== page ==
I can see how flipping on the radio and only hearing artists like Ke$ha can leave you discouraged. But I do have to disagree with what my colleague Amber Garratt wrote earlier this week — modern music is just as great as music has ever been.
Classic rock radio stations are not exactly the equivalent of travelling back a few decades and turning on the radio. The bands that survive to be classified as “classic rock” are the bands that were good enough to transcend decades.
And it’s not as if all surviving music is meaningful or masterful. I don’t think there is any deep significance to the idea of wanting to “rock and roll all night and party every day.”
Plus — as catchy, classic and groundbreaking as they may be — a good portion of The Beatles’ musical library is comprised of simple, poppy, love songs, not dissimilar to what we hear today.
“But,” you may be thinking to yourself, “The Beatles had oceans of talent compared to the puddles of auto-tuned garbage water that leaks out of the radio today.”
Well, yes. Obviously. But popular radio is basically made up of what 12-year-old girls want to listen to at their Much Music Video Dances. And, regardless of how you feel about this, preteens like auto-tuned songs full of innuendo that they’ll only understand after bitter years of high school.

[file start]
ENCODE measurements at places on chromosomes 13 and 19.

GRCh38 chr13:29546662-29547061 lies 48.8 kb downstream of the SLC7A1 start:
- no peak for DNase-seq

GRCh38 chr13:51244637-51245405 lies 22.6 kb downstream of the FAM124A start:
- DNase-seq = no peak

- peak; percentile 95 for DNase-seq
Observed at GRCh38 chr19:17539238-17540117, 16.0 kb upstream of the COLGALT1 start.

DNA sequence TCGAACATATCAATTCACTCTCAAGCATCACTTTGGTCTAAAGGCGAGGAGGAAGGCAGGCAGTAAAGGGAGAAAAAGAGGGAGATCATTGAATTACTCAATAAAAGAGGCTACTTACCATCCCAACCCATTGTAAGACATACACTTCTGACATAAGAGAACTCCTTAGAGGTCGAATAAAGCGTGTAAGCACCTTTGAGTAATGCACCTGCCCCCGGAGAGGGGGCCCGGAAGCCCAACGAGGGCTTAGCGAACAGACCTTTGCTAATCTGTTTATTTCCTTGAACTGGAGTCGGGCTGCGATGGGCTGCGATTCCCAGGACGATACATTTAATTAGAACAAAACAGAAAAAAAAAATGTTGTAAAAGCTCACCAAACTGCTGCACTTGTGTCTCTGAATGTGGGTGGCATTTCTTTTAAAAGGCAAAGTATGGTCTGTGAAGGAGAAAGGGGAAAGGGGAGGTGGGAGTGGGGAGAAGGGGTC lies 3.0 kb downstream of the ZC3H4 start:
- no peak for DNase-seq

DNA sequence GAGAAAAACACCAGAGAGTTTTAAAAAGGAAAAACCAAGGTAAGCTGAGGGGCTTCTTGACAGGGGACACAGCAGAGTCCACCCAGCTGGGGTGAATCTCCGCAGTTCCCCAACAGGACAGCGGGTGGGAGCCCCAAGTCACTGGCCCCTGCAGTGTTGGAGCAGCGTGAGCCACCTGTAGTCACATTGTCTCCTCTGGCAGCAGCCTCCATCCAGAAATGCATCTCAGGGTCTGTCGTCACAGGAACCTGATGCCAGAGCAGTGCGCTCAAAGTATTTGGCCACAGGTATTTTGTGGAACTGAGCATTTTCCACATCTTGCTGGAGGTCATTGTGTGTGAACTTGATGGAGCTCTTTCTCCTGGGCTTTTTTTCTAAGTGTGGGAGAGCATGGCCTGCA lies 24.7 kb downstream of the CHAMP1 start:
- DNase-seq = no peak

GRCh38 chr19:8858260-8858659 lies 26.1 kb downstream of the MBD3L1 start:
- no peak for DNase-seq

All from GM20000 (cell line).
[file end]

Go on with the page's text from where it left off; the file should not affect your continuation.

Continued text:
Judging an entire era of music based only on what is played on the radio is criminal. Plenty of bands that have achieved popularity over the past decade will achieve timelessness. On this, I am willing to bet most of my future children.
Arcade Fire, Modest Mouse, Nine Inch Nails and Radiohead are examples of bands that are undeniably talented and will continue to be listened to long after Ke$ha dies of a cough syrup overdose.
As technology has progressed, we’ve seen the introduction of electronic music — genres that didn’t even exist back when John Bonham was drinking vodka for breakfast. Daft Punk may not shred guitars and protest the Vietnam War, but that doesn’t mean 30 years down the road they’ll be considered pop-garbage.
Most “classic” music that we still hear today is good, but that sort of goes without saying — the crap of that era was forgotten with time.
Radio today is saturated with catchy, shallow choruses and uninspired lyrics, but this definitely is not an accurate gauge of what our generation will be remembered for.
When all is said and done, turn-of-the-millennium music will be remembered for being innovative and creative, while Ke$ha will be considered only a brief stain on our musical sheets.